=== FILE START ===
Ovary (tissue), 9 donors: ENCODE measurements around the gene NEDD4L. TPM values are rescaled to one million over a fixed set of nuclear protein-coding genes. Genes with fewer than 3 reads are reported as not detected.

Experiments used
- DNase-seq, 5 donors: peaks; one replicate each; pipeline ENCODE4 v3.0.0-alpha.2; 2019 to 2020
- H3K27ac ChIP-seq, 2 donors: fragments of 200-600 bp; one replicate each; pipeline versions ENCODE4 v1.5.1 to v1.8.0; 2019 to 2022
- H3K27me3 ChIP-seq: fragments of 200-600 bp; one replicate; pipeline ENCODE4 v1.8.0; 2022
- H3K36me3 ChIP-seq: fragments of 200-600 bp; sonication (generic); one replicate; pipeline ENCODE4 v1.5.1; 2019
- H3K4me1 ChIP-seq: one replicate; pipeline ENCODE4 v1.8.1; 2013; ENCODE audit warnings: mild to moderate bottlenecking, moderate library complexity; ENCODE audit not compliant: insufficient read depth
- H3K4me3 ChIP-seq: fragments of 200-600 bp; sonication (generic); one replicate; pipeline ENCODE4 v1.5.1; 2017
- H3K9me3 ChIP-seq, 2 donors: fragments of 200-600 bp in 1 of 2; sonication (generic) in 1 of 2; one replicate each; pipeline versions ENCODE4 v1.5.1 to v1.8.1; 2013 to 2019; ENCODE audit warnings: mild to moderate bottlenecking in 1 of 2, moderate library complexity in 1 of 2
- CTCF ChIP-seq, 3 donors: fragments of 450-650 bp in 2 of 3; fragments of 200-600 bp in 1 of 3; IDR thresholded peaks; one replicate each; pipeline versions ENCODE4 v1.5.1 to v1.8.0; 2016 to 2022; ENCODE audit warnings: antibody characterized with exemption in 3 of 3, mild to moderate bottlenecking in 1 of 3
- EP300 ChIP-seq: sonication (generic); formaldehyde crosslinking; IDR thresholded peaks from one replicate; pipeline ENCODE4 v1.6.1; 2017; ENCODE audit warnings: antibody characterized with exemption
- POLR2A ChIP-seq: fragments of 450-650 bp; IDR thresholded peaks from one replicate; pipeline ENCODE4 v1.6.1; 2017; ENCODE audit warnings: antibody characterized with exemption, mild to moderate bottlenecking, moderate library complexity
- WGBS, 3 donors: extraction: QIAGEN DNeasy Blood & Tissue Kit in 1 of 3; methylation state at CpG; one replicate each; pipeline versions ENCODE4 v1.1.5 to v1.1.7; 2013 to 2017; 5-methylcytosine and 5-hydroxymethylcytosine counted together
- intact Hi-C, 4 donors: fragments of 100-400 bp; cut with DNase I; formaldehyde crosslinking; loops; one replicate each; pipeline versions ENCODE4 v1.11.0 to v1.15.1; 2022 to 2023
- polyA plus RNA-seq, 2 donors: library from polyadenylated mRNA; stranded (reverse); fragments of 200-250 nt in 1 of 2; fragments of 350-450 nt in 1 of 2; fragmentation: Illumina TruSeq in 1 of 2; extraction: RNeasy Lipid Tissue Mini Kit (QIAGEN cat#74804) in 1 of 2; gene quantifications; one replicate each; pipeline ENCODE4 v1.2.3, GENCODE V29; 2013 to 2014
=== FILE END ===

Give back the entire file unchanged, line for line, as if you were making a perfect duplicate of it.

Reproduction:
Ovary (tissue), 9 donors: ENCODE measurements around the gene NEDD4L. TPM values are rescaled to one million over a fixed set of nuclear protein-coding genes. Genes with fewer than 3 reads are reported as not detected.

Experiments used
- DNase-seq, 5 donors: peaks; one replicate each; pipeline ENCODE4 v3.0.0-alpha.2; 2019 to 2020
- H3K27ac ChIP-seq, 2 donors: fragments of 200-600 bp; one replicate each; pipeline versions ENCODE4 v1.5.1 to v1.8.0; 2019 to 2022
- H3K27me3 ChIP-seq: fragments of 200-600 bp; one replicate; pipeline ENCODE4 v1.8.0; 2022
- H3K36me3 ChIP-seq: fragments of 200-600 bp; sonication (generic); one replicate; pipeline ENCODE4 v1.5.1; 2019
- H3K4me1 ChIP-seq: one replicate; pipeline ENCODE4 v1.8.1; 2013; ENCODE audit warnings: mild to moderate bottlenecking, moderate library complexity; ENCODE audit not compliant: insufficient read depth
- H3K4me3 ChIP-seq: fragments of 200-600 bp; sonication (generic); one replicate; pipeline ENCODE4 v1.5.1; 2017
- H3K9me3 ChIP-seq, 2 donors: fragments of 200-600 bp in 1 of 2; sonication (generic) in 1 of 2; one replicate each; pipeline versions ENCODE4 v1.5.1 to v1.8.1; 2013 to 2019; ENCODE audit warnings: mild to moderate bottlenecking in 1 of 2, moderate library complexity in 1 of 2
- CTCF ChIP-seq, 3 donors: fragments of 450-650 bp in 2 of 3; fragments of 200-600 bp in 1 of 3; IDR thresholded peaks; one replicate each; pipeline versions ENCODE4 v1.5.1 to v1.8.0; 2016 to 2022; ENCODE audit warnings: antibody characterized with exemption in 3 of 3, mild to moderate bottlenecking in 1 of 3
- EP300 ChIP-seq: sonication (generic); formaldehyde crosslinking; IDR thresholded peaks from one replicate; pipeline ENCODE4 v1.6.1; 2017; ENCODE audit warnings: antibody characterized with exemption
- POLR2A ChIP-seq: fragments of 450-650 bp; IDR thresholded peaks from one replicate; pipeline ENCODE4 v1.6.1; 2017; ENCODE audit warnings: antibody characterized with exemption, mild to moderate bottlenecking, moderate library complexity
- WGBS, 3 donors: extraction: QIAGEN DNeasy Blood & Tissue Kit in 1 of 3; methylation state at CpG; one replicate each; pipeline versions ENCODE4 v1.1.5 to v1.1.7; 2013 to 2017; 5-methylcytosine and 5-hydroxymethylcytosine counted together
- intact Hi-C, 4 donors: fragments of 100-400 bp; cut with DNase I; formaldehyde crosslinking; loops; one replicate each; pipeline versions ENCODE4 v1.11.0 to v1.15.1; 2022 to 2023
- polyA plus RNA-seq, 2 donors: library from polyadenylated mRNA; stranded (reverse); fragments of 200-250 nt in 1 of 2; fragments of 350-450 nt in 1 of 2; fragmentation: Illumina TruSeq in 1 of 2; extraction: RNeasy Lipid Tissue Mini Kit (QIAGEN cat#74804) in 1 of 2; gene quantifications; one replicate each; pipeline ENCODE4 v1.2.3, GENCODE V29; 2013 to 2014